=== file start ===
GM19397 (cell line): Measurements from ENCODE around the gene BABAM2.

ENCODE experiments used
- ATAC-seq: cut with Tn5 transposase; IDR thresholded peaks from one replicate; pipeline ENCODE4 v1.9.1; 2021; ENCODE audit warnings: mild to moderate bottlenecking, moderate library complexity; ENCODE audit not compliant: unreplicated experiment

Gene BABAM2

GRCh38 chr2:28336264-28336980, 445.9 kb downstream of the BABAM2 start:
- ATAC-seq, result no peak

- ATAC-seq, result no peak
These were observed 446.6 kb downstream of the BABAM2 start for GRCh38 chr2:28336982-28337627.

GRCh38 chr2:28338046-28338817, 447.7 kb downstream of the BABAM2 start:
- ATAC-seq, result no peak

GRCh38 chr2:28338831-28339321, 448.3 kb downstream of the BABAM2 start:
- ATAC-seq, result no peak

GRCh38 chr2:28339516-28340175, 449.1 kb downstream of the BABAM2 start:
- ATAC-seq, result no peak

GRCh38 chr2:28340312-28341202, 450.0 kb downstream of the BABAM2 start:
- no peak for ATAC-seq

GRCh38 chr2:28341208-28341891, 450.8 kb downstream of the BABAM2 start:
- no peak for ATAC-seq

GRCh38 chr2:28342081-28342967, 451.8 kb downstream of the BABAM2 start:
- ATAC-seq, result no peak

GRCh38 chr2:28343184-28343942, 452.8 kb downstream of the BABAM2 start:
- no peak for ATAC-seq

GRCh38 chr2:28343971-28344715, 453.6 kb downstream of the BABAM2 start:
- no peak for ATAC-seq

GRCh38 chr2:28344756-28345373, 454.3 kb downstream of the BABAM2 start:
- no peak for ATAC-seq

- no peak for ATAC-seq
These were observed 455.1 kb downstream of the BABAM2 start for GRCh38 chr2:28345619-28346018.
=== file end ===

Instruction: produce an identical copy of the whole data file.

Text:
GM19397 (cell line): Measurements from ENCODE around the gene BABAM2.

ENCODE experiments used
- ATAC-seq: cut with Tn5 transposase; IDR thresholded peaks from one replicate; pipeline ENCODE4 v1.9.1; 2021; ENCODE audit warnings: mild to moderate bottlenecking, moderate library complexity; ENCODE audit not compliant: unreplicated experiment

Gene BABAM2

GRCh38 chr2:28336264-28336980, 445.9 kb downstream of the BABAM2 start:
- ATAC-seq, result no peak

- ATAC-seq, result no peak
These were observed 446.6 kb downstream of the BABAM2 start for GRCh38 chr2:28336982-28337627.

GRCh38 chr2:28338046-28338817, 447.7 kb downstream of the BABAM2 start:
- ATAC-seq, result no peak

GRCh38 chr2:28338831-28339321, 448.3 kb downstream of the BABAM2 start:
- ATAC-seq, result no peak

GRCh38 chr2:28339516-28340175, 449.1 kb downstream of the BABAM2 start:
- ATAC-seq, result no peak

GRCh38 chr2:28340312-28341202, 450.0 kb downstream of the BABAM2 start:
- no peak for ATAC-seq

GRCh38 chr2:28341208-28341891, 450.8 kb downstream of the BABAM2 start:
- no peak for ATAC-seq

GRCh38 chr2:28342081-28342967, 451.8 kb downstream of the BABAM2 start:
- ATAC-seq, result no peak

GRCh38 chr2:28343184-28343942, 452.8 kb downstream of the BABAM2 start:
- no peak for ATAC-seq

GRCh38 chr2:28343971-28344715, 453.6 kb downstream of the BABAM2 start:
- no peak for ATAC-seq

GRCh38 chr2:28344756-28345373, 454.3 kb downstream of the BABAM2 start:
- no peak for ATAC-seq

- no peak for ATAC-seq
These were observed 455.1 kb downstream of the BABAM2 start for GRCh38 chr2:28345619-28346018.